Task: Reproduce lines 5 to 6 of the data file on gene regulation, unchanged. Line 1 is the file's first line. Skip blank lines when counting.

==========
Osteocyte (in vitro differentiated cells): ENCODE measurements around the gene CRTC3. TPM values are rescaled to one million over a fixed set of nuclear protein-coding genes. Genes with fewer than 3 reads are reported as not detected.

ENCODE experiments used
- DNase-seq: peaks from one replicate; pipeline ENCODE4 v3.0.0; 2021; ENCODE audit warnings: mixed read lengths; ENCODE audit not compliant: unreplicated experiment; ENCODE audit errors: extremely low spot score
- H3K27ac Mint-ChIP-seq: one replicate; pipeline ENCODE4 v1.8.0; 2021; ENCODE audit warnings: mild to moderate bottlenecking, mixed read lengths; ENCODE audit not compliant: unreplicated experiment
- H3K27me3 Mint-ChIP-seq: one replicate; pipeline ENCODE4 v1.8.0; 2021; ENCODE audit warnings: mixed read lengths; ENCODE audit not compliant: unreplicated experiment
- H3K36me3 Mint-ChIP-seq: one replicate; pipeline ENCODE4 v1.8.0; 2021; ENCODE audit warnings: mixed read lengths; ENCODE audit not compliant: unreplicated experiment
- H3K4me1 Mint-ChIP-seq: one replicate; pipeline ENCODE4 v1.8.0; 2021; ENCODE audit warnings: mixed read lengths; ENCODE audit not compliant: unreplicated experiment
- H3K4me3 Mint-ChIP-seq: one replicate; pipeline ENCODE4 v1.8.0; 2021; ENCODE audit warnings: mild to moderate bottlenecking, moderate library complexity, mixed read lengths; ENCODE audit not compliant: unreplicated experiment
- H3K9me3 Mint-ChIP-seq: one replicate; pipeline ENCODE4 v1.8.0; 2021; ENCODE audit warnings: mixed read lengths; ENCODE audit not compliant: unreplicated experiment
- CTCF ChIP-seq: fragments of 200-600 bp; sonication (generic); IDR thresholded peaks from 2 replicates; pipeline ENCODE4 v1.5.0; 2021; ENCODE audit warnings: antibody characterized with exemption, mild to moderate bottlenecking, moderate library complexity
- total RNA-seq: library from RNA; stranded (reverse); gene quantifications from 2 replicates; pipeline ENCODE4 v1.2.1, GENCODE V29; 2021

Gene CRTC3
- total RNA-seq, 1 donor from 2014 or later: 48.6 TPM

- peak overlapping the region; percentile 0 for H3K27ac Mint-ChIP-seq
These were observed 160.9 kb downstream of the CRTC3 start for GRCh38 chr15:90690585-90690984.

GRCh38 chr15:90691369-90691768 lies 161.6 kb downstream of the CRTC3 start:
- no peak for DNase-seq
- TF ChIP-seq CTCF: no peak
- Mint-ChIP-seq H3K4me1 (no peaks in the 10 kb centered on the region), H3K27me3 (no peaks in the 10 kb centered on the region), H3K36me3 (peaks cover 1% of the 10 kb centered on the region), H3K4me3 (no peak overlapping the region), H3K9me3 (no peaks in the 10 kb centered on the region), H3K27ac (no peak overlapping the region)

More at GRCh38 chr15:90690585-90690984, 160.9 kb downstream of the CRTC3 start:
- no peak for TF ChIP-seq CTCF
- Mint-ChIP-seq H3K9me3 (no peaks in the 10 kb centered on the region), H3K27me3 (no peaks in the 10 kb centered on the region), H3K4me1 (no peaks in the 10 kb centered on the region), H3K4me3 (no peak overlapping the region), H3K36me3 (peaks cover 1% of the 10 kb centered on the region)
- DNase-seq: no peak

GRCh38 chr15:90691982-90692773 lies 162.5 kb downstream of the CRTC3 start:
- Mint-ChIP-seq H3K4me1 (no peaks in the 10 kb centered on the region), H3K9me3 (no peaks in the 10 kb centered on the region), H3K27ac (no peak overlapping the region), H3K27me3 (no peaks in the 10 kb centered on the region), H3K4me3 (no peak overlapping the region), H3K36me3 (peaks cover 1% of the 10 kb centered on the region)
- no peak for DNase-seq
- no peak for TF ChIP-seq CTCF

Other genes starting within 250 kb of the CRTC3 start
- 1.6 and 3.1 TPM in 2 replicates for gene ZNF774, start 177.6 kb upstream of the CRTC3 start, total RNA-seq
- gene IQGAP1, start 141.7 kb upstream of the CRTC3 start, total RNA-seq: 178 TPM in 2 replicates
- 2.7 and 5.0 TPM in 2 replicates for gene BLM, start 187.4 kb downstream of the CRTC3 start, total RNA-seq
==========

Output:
- H3K27me3 Mint-ChIP-seq: one replicate; pipeline ENCODE4 v1.8.0; 2021; ENCODE audit warnings: mixed read lengths; ENCODE audit not compliant: unreplicated experiment
- H3K36me3 Mint-ChIP-seq: one replicate; pipeline ENCODE4 v1.8.0; 2021; ENCODE audit warnings: mixed read lengths; ENCODE audit not compliant: unreplicated experiment